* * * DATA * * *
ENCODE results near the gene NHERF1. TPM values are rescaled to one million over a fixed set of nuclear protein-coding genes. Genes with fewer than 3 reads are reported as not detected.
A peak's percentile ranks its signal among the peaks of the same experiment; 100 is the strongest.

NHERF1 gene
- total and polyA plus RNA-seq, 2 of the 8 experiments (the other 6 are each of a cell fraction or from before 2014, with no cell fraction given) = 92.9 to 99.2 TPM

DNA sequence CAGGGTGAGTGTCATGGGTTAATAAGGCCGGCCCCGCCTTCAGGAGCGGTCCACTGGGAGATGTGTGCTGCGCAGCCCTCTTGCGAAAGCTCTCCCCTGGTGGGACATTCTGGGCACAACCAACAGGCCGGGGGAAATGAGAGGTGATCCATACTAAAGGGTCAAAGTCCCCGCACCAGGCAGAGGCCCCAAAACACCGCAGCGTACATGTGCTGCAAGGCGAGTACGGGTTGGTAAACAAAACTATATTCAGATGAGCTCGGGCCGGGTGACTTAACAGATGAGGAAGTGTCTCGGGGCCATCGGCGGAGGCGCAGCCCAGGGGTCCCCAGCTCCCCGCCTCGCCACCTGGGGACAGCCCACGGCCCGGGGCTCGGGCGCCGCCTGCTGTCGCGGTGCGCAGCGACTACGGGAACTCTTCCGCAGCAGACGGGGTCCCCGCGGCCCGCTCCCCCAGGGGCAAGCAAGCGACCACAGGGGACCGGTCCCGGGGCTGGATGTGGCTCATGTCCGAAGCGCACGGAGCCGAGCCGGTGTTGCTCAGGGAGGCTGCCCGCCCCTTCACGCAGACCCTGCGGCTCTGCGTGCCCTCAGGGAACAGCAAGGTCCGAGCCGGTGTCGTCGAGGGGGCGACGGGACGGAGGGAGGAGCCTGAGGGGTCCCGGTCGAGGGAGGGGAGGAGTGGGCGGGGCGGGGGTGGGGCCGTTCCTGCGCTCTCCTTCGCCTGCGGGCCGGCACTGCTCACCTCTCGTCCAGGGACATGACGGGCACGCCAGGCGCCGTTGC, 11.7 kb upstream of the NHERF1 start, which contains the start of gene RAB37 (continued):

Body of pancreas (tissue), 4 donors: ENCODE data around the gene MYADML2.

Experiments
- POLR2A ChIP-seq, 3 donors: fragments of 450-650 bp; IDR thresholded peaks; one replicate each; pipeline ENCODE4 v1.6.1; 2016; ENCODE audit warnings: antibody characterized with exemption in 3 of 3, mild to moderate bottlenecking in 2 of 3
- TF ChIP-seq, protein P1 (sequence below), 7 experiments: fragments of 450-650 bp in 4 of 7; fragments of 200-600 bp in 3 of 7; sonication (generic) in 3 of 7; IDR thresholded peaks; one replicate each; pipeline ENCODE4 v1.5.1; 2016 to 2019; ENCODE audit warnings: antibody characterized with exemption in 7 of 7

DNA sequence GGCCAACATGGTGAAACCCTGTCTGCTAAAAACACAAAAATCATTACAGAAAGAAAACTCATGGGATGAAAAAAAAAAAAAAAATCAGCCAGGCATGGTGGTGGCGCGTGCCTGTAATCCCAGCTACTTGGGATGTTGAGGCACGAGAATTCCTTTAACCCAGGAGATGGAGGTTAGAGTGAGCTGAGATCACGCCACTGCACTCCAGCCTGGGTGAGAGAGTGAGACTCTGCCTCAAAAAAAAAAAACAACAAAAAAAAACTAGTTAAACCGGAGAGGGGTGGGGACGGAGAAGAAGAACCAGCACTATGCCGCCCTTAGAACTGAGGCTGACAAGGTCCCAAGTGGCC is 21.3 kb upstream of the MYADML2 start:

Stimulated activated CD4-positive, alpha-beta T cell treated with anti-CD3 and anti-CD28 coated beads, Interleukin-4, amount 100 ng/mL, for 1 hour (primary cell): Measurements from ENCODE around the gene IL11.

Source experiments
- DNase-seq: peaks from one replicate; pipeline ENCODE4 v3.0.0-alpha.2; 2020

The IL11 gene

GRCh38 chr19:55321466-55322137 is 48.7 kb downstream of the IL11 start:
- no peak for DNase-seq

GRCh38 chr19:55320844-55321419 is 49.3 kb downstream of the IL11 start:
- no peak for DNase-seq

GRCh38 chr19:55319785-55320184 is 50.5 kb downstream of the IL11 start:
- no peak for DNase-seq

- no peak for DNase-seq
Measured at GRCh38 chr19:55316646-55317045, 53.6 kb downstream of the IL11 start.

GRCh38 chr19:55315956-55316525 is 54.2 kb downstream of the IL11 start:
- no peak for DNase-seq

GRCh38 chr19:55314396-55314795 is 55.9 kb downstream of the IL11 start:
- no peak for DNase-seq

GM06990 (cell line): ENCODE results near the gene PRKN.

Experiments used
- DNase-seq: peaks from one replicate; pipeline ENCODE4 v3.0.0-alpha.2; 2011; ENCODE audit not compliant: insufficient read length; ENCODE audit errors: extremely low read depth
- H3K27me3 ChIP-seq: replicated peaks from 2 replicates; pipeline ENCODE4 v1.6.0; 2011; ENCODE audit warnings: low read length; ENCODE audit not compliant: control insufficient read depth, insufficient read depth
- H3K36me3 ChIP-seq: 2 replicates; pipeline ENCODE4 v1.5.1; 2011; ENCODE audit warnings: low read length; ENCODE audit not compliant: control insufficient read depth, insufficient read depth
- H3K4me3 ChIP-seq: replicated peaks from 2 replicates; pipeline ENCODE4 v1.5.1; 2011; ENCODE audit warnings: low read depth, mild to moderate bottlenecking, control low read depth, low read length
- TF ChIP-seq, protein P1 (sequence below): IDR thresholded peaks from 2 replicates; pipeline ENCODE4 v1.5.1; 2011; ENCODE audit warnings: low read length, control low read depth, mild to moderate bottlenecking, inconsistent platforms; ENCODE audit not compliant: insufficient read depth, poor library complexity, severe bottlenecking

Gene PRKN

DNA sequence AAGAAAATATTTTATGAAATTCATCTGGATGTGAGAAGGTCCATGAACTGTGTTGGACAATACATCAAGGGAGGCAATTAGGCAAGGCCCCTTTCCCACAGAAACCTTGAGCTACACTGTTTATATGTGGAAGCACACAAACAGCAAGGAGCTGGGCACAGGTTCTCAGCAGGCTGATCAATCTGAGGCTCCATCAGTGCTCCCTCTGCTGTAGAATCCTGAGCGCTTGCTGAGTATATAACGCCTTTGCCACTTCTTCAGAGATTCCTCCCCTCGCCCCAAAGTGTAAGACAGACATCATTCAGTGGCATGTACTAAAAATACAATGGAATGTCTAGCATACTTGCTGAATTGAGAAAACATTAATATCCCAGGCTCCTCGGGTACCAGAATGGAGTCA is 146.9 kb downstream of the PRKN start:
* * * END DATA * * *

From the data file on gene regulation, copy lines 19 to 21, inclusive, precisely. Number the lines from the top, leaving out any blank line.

GRCh38 chr19:55319785-55320184 is 50.5 kb downstream of the IL11 start:
- no peak for DNase-seq

- no peak for DNase-seq